The Sacred Dead
- Franco: A Personal and Political Biography by Stanley Payne and Jesús Palacios
Wisconsin, 632 pp, £27.95, November 2014, ISBN 978 0 299 30210 8
In one of the best documentaries about present-day Spain’s intractable history wars, two Swedish filmmakers visit the Valley of the Fallen, the mausoleum Franco had built outside Madrid to commemorate his victory in the Civil War.[*] They are accompanied by 86-year-old Andrés Iniesta, who became a political prisoner in 1939 when he was 17, spent nearly twenty years in prison and was one of the 20,000 forced labourers who built the mausoleum. The filmmakers wanted him to meet the abbot, chosen by Franco in 1958 and still in post in 2007. But staff at the ticket kiosk asked him to pay – the mausoleum’s upkeep is partly dependent on public funds – and he was furious. ‘You can’t charge me! I built it! This is my place! How dare you try to charge me!’ (In the end one of the filmmakers paid for his ticket.) Later in the documentary, when the filmmakers asked the abbot about the cost of Francoism, the abbot categorically denied the regime’s involvement in mass killings and the terror the postwar dictatorship imposed on large swathes of Spain’s civilian population, reducing to a Manichean parable complicated issues of social and economic change. In reality the Civil War was fought over what kind of country post-imperial Spain could be, how it would pay its way and who would have a voice in its politics. The abbot’s time-locked tirade brings echoing down the years the social critic Mariano José de Larra’s despairing cry that, for Spain, ‘days’ – as in decades or even centuries – ‘do not pass.’ The abbot’s utterances belong to mythology, not history, but the fact that such views still inhabit both church and state, and find a positive response in considerable sectors of Spanish society, is a reminder of the transformation wrought by Francoism in its first decade, ideologically reinforced by the dictatorship throughout its remaining forty years, and producing effects which haven’t dissipated in the forty years since.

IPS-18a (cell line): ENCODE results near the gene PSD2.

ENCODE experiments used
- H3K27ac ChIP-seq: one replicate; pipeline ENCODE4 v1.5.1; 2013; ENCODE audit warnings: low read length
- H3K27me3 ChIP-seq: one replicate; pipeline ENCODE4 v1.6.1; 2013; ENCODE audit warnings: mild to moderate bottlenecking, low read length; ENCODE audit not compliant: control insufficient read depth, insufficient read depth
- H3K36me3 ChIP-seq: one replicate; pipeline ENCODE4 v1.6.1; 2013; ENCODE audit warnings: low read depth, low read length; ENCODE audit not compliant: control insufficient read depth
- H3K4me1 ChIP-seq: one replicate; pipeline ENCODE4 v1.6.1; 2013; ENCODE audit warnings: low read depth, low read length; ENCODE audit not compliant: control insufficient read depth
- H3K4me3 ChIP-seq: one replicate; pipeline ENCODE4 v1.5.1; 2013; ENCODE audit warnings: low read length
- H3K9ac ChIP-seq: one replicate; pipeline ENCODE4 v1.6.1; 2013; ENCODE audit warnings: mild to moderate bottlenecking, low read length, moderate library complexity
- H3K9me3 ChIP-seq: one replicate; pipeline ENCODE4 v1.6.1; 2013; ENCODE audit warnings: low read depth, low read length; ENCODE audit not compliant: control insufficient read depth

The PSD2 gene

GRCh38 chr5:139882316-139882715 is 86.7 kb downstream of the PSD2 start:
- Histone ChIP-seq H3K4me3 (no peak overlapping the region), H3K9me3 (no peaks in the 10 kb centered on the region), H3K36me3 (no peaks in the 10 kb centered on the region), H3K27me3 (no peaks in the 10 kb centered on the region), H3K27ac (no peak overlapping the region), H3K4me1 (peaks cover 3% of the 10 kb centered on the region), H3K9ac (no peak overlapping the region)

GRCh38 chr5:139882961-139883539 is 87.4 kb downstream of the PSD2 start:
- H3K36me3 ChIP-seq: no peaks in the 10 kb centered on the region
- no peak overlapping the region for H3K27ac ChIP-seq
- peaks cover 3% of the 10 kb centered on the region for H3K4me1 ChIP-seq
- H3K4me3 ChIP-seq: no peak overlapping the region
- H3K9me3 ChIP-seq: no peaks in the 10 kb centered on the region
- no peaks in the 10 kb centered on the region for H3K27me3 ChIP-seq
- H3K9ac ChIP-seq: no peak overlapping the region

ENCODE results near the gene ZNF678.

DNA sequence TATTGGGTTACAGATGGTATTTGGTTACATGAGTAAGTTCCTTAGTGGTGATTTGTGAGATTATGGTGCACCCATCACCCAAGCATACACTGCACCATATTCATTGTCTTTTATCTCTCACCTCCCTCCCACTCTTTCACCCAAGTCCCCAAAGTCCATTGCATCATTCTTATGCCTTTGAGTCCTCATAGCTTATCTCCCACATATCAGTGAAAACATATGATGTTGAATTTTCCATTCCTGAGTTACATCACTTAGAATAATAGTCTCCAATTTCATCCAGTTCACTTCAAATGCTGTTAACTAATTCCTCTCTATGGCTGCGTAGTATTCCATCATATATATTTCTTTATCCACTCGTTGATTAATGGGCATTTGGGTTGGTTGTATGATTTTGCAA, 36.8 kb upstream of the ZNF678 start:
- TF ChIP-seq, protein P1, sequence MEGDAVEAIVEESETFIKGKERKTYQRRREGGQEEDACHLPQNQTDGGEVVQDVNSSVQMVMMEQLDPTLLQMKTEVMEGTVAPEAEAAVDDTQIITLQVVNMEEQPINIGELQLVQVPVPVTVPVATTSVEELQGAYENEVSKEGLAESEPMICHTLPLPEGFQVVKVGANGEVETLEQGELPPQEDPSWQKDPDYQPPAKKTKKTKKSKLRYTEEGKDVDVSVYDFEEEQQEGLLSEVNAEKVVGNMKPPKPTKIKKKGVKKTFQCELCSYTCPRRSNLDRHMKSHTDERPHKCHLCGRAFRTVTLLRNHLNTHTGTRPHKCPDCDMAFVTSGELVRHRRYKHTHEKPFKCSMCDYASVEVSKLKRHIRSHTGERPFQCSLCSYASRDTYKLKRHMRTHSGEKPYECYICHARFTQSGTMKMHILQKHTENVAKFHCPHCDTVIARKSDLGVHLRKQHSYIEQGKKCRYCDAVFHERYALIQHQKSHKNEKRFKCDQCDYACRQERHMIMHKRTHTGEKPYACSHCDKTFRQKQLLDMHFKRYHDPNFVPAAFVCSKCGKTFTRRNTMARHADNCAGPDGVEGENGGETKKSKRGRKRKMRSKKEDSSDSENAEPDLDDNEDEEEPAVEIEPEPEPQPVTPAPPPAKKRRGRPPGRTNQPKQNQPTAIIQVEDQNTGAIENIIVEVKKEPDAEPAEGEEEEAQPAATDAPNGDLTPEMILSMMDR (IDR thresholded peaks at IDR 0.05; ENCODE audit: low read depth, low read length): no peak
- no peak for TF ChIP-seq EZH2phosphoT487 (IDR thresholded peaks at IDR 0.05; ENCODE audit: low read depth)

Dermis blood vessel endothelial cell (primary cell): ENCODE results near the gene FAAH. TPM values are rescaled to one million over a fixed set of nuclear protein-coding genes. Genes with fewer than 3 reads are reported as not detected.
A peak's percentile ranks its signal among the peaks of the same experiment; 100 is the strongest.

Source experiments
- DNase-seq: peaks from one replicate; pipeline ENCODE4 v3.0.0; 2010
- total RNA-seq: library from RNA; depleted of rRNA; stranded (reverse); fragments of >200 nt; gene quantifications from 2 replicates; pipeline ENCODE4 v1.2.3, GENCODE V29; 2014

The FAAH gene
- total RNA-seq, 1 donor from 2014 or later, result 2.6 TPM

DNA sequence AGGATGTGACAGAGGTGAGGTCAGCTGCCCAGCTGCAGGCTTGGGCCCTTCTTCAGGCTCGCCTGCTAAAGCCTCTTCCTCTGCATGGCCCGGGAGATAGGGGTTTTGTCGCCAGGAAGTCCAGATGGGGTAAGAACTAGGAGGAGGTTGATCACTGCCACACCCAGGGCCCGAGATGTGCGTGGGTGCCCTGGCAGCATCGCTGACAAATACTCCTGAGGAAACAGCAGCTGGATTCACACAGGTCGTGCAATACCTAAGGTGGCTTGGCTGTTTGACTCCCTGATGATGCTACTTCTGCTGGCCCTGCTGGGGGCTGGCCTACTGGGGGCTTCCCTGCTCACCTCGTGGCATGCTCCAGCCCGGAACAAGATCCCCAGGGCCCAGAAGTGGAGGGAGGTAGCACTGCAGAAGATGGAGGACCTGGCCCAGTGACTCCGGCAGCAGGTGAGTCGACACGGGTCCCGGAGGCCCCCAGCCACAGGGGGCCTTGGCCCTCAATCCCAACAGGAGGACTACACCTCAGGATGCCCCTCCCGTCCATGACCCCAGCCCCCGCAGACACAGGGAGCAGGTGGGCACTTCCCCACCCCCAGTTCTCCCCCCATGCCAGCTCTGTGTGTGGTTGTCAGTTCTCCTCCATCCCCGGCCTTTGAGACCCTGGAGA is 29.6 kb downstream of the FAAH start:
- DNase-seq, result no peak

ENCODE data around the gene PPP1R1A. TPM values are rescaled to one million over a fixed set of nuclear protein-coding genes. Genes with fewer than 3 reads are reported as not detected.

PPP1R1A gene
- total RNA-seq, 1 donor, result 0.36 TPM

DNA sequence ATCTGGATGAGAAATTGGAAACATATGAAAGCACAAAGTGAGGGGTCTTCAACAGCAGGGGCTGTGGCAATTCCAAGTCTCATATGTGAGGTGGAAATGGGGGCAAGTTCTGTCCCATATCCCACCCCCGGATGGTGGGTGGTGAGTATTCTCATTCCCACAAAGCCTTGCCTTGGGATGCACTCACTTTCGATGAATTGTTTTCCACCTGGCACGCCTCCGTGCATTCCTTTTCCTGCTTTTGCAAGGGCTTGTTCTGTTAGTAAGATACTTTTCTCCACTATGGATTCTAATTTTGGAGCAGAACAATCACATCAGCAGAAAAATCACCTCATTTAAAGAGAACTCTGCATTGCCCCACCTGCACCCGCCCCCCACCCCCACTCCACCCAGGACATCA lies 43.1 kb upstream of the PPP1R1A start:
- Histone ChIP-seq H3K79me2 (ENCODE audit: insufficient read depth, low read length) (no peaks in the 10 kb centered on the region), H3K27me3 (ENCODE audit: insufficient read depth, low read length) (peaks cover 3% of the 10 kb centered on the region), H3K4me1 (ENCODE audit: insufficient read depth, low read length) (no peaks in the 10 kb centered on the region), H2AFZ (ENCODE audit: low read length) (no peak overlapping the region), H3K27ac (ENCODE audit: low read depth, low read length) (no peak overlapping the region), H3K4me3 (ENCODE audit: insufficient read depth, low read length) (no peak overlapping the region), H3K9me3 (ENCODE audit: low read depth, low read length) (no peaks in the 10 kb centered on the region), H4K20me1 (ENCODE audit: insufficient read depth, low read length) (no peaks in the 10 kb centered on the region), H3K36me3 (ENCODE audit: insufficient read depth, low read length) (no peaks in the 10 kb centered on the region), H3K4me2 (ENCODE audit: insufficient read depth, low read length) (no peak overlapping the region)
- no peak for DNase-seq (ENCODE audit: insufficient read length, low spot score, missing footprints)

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[*] Mari Carmen España: The End of Silence directed by Martin Jönssen and Pontus Hjorthén (2008).